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Quebec's two solitudes come together, twentysomething-style, in "Les Incorrigibles"

"Peu importe la langue, it's the message that counts." That's the philosophy of friends Jasmine Papillon-Smith and Mali Navia, the bloggers behind Les Incorrigibles—a literate, creative, funny and profound bilingual blog about life as a twentysomething in Montreal. 

As part of our series on great Canadian blogs, we chatted with Jasmine ("the anglo") and Mali ("la franco") about how they came up with Les Incorrigibles' unique concept: writing completely different English and French posts and publishing them in tandem.

Tell us about yourselves. 

Jasmine: I am a 23-year-old Montrealer with a fascination for expression. I love listening to people with stories to tell, have a passion for producing and consuming visual art, and am into rap music for the poetry. I love reading, writing and painting. I study 3D animation and special effects, and work in translation and editing.

Mali: I am 25 years old and live in Montreal. I completed Communication Studies at Concordia University, but I was never good at answering these "about you" questions (ha ha). Obviously, I love writing and reading; I also travel a lot and believe that I am a huge consumer of visual culture.  
How did you two meet?
We met while studying at Concordia University, within the context of the Communications Games, but we only started to seriously spend time together when we realized we had a strong mutual interest in storytelling and writing.
What gave you the idea to create Les Incorrigibles?
We were looking for an excuse to write regularly, and it helps when you have a set deadline to work toward every week. We both aspire to become authors, so Les Incorrigibles was the perfect platform to discover what writing and literary styles suited us best. Les Incorrigibles is a place we can ruthlessly and shamelessly look for our voices.
What's behind the name, "les Incorrigibles"?
Finding the name was a huge challenge because we wanted it to have a similar meaning in English and in French. Of course, with the language tension in Quebec, it was important to us that neither language group be turned off from the blog due to its name. We settled on it because it is a bit of tongue-in-cheek for the subjects we bring up on the blog, which frequently revolve around just how corrigible we really are.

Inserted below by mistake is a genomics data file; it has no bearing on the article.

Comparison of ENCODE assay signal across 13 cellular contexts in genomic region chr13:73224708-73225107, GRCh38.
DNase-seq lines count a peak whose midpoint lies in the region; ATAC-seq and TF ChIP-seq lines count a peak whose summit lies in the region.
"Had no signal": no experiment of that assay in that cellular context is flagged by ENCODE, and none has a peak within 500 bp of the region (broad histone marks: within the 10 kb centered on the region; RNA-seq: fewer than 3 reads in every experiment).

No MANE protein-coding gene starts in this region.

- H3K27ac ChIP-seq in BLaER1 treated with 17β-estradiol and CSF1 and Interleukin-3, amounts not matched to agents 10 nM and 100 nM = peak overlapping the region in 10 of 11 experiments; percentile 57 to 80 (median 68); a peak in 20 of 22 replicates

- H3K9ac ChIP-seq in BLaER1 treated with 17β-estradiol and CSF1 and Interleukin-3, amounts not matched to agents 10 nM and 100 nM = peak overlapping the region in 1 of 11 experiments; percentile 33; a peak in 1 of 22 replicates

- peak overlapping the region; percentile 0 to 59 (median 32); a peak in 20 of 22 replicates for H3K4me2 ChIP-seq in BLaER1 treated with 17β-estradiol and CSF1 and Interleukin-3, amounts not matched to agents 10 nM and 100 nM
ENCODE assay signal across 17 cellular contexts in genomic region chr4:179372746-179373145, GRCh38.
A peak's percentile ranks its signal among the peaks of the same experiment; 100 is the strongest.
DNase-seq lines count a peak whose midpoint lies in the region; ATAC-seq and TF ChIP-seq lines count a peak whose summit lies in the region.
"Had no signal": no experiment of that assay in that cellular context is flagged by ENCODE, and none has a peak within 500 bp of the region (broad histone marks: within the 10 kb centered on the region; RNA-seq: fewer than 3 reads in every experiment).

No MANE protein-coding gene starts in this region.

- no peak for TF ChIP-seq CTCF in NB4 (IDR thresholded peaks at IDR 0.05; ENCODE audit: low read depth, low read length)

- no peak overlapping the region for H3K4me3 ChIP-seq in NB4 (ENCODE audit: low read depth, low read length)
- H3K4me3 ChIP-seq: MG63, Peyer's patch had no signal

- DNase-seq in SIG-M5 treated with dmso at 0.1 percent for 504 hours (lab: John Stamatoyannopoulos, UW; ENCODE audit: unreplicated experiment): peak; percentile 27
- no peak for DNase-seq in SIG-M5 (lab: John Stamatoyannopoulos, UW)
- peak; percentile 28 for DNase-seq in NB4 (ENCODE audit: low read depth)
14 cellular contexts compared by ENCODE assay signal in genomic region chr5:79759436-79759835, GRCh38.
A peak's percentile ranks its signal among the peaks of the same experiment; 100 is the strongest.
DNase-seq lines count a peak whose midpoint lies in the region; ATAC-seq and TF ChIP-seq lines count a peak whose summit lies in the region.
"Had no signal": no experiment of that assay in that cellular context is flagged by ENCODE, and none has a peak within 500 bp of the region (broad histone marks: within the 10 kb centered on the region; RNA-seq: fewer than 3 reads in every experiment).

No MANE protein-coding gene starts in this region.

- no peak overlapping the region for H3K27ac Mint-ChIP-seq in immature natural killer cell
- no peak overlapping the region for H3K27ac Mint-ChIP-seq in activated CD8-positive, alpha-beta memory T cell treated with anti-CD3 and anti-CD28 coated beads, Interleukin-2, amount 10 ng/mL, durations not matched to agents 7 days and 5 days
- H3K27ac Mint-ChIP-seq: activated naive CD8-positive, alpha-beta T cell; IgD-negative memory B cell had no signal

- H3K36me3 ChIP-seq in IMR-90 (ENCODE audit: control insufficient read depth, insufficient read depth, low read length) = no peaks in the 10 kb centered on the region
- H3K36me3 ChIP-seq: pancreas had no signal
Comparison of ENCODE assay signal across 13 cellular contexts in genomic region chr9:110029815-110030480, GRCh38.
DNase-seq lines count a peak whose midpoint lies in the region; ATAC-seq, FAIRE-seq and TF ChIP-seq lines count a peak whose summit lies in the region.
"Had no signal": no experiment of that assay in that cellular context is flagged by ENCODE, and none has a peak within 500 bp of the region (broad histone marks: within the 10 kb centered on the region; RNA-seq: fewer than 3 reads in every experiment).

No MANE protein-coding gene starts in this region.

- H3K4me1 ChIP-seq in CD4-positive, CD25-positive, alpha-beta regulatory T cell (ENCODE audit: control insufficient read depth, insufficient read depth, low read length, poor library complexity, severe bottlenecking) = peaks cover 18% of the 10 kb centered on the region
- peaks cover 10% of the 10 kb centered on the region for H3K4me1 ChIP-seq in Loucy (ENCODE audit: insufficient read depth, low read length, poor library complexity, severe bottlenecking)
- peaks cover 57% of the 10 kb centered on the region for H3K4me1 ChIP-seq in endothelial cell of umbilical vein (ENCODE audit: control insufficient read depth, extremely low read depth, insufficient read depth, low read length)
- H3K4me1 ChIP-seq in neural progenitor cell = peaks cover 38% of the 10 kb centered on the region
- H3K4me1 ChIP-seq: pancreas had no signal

What kinds of things do each of you most often blog about?
The blog is predominantly autofiction, in that we use our everyday lives to inspire the texts that we write.
Jasmine: I write about sex, love, friendship and family ties, very frequently doing so by addressing identity and the ways we juggle our social obligations and expectations. I mostly use humour and imagery to express these themes.
Mali: A large part of what I write revolves around relationships, be they about the dynamics between men and women, women and women, parents and children, etc. I also address the passage from childhood to adulthood and explore how that translates into a growing maturity. I use metaphors frequently to express these ideas.
The blog is unique. It's kind of bilingual, but kind of not. You both publish at the same time, but you're writing about different things. How did you decide upon this format?
We wanted a blog that represents Montreal as we see it. We felt the bilingualism of the blog should sound like the conversations we have every day: not arguments, but harmonies. We absolutely did not want to give more importance to one language than to the other (we both publish on the same day at the same time), but wanted to show how well ideas can be expressed when the languages come together. Although our styles are just as different as our languages, their themes and ideas complete each other, which is what it is really about.
Why not just have two different blogs? 
Because blogs are scary! Writing autofiction has led to some interesting questions from the people in our surroundings, and they are a lot easier to face with someone hanging out to dry by your side. We blog together because it’s great to edit each other’s pieces every week, watch each other grow as writers, and balance each other out (our personalities differ in ways which make the fruits of compromise truly worthwhile). We show each other everything we write, even the things that aren’t worthy of being scrawled on bathroom stall walls. There is no judgement: we just work to make each other better.
Do you two find yourselves surprised by what the other writes?
All the time. The fact that we are friends makes it more surprising, because we can spend a Friday evening together, and never broach a topic. Come editing on Saturday morning, it is surprising to see what the other has been thinking about, and just how well she has managed to put a feeling or a thought you've always had into words.
What advice would you give to aspiring bloggers?
Discipline is really important, and so is keeping in mind the reason you’re blogging. Also, promotion: you can see our blog at lesincorrigibles.net, or follow us @jpapillonsmith and @malinavia, and like Les Incorrigibles on Facebook!

All images courtesy of Jasmine Papillon-Smith and Mali Navia.

Read profiles of other Canadian bloggers:

Toque and Canoe by Kim Gray and Jennifer Twyman
Redneck Mommy by Tanis Miller
Straight from the Arse by Ryan Arsenault
Couple of Yuppies by Jamie Munro and Kyle Foot
Obscure CanLit Mama by Carrie Anne Snyder
Le Blog du Rob by Rob Watson
The Art of Doing Stuff by Karen Bertelsen
Man on the Lam by Raymond Walsh
Ironic Mom by Leanne Shirtliffe
Clockwork Lemon by Stephanie Eddie
OffQc by Kevin Felix Polesello
Caker Cooking by Brian Francis
Maple Leaf Mamma by Michelle Tarnopolsky
Rolling Around In My Head by Dave Hingsburger
Dulcimer Dude by Frank Verpaelst
Ginger and Nutmeg by Carolyne and Andrew
The Book Dumpling by Andrea Borod


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